Kerry Warns College Grads of 'Immediate Threat' From Climate Change

Photographer: Matt Dunham-WPA Pool/Getty Images

U.S. Secretary of State John Kerry during a press conference on May 15, 2014 in London. Close

U.S. Secretary of State John Kerry during a press conference on May 15, 2014 in London.

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Photographer: Matt Dunham-WPA Pool/Getty Images

U.S. Secretary of State John Kerry during a press conference on May 15, 2014 in London.

Bloomberg BNA — Secretary of State John Kerry said climate change poses immediate risks to security around the world but solutions already exist to address the risks.

Speaking May 19 at Boston College commencement ceremonies, Kerry said solutions to the problem could spur technological innovations and a trillion-dollar industry, but there is a lack of “willpower” among politicians to confront the problem.

Failure to act on climate change in light of uncertainty would risk “nothing less than the future of the entire planet,” according to Kerry.

“You might not see climate change as an immediate threat to your job, your community, or your families,” Kerry said. “But let me tell you, it is.”

Kerry called on graduates to fight back against what he called the “Flat Earth Society” of those who deny climate change is caused by human activities and spur innovations in clean energy that could generated trillions annually.

“This is not a matter of politics or partisanship,” Kerry said. “It's a matter of science and stewardship. And it's not a matter of capacity; it's a matter of willpower.”

Two Reports Cited

Kerry pointed to the release of two recent reports—one from the United Nations Intergovernmental Panel on Climate Change and another from a panel of retired military experts—as evidence that the impacts of climate change were already being felt around the world.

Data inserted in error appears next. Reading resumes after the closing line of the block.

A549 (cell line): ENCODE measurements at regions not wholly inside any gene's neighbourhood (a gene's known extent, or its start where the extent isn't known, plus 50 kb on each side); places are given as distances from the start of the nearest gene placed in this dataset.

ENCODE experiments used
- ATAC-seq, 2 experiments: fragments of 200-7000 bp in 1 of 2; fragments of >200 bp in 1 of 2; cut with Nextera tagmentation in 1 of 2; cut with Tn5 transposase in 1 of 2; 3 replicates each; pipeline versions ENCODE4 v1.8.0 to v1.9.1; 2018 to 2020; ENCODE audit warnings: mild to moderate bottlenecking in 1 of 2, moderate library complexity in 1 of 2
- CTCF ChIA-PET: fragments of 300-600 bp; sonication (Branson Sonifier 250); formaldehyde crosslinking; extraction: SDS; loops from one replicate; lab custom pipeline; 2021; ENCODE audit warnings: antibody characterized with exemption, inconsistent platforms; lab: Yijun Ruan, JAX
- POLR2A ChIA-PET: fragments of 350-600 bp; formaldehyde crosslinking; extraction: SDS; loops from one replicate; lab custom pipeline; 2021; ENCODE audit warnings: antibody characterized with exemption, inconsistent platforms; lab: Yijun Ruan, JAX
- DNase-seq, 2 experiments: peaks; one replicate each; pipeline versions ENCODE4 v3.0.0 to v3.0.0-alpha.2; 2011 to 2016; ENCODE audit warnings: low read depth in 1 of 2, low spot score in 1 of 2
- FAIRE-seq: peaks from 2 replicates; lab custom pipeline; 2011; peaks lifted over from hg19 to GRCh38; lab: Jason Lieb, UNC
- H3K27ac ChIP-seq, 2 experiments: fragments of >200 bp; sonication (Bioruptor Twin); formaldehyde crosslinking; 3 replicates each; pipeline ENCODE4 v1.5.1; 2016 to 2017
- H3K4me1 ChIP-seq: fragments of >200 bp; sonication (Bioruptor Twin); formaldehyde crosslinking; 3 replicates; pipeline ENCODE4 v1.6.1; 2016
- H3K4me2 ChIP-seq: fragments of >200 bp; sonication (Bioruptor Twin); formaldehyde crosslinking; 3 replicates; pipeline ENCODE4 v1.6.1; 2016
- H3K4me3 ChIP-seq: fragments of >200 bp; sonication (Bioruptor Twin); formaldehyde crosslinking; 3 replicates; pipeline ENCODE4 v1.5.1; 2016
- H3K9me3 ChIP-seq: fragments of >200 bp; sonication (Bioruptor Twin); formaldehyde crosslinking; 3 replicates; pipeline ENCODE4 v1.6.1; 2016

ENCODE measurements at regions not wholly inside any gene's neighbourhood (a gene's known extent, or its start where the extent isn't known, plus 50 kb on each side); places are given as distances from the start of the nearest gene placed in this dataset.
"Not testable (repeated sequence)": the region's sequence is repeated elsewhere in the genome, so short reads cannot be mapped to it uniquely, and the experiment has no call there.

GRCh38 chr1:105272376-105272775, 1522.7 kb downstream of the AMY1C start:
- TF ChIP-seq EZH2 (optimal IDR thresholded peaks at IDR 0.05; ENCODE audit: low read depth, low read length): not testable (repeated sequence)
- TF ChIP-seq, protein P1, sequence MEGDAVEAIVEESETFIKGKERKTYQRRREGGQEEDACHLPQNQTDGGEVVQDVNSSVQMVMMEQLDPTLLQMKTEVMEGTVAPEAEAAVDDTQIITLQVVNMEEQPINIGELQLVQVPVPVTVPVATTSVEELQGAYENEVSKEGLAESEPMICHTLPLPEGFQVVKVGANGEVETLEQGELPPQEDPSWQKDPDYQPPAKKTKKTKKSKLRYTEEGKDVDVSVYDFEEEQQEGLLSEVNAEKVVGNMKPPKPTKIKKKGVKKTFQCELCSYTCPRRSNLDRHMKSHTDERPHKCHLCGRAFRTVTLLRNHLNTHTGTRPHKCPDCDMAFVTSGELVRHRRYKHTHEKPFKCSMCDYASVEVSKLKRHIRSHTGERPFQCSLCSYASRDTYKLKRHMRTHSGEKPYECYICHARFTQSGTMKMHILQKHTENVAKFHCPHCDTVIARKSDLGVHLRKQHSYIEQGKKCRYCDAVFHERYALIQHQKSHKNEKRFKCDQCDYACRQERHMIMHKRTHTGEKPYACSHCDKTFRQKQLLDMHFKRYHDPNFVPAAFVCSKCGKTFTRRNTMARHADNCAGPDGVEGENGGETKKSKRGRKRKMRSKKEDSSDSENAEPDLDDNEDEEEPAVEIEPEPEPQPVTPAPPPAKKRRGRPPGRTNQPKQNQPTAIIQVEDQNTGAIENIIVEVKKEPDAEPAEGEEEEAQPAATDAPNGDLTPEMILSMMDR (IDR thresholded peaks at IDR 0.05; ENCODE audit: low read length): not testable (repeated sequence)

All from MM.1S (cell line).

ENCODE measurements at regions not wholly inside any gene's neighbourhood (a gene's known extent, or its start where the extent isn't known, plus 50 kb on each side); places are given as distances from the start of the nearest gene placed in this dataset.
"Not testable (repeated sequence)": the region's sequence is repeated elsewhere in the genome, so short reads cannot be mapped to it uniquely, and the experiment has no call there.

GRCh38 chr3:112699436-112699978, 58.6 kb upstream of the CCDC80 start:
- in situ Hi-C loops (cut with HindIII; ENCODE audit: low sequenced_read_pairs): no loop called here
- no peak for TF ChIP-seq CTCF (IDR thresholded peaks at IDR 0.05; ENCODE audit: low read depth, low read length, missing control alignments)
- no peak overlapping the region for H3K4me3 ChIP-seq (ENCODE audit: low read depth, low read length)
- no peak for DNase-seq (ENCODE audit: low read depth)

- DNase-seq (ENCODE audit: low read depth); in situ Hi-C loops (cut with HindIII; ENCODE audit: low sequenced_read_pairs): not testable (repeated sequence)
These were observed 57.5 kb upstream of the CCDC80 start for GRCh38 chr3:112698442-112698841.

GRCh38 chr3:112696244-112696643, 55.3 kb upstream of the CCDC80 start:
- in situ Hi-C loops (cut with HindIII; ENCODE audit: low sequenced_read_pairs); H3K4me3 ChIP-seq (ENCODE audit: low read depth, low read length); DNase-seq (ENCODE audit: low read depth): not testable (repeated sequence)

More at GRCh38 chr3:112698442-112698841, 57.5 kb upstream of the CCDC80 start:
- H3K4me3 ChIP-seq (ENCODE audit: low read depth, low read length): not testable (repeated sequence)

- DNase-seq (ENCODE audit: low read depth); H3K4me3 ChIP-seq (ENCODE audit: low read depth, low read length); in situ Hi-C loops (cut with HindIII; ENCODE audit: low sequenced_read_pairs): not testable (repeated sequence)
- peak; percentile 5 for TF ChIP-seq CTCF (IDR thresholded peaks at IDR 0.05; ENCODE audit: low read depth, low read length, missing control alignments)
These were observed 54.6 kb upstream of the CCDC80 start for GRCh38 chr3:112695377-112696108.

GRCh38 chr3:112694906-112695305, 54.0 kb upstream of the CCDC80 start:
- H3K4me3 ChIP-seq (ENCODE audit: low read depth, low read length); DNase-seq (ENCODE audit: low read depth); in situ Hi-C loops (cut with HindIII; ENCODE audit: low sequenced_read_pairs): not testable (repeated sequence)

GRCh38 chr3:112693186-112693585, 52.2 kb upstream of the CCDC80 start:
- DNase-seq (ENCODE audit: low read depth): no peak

The report from the UN panel concluded there are multiple pathways that would help keep the worldwide temperature rise to under 2 degrees Celsius (3.6 degrees Fahrenheit) this century, but countries around the world must act decisively.

Meanwhile, the panel of retired military experts said climate change could serve as a future “catalyst of conflict” across portions of the world and was already causing significant national security problems.

Kerry also highlighted the fact that 97 percent of scientists believe human activity is partially responsible for climate change as justification for action, but said the benefits from action would be realized even in the unlikely event they were wrong.

“Supposing they are [wrong], what's the worst that can happen?” Kerry said. “We put millions of people to work transitioning our energy, creating new and renewable and alternative. We make life healthier because we have less particulates in the air and cleaner air and more health. We give ourselves greater security through greater energy independence. That's the downside.”

Prior to becoming secretary of state in February 2013, Kerry served as senator for Massachusetts and championed congressional action to address the risks of climate change.

Kerry told a House panel in March that “life on the Earth could literally end” if action was not taken quickly to address the implications of climate change and raised eyebrows during a February trip to Asia when he said climate change ranked among weapons of mass destruction, terrorism and poverty as a top-tier global threat.

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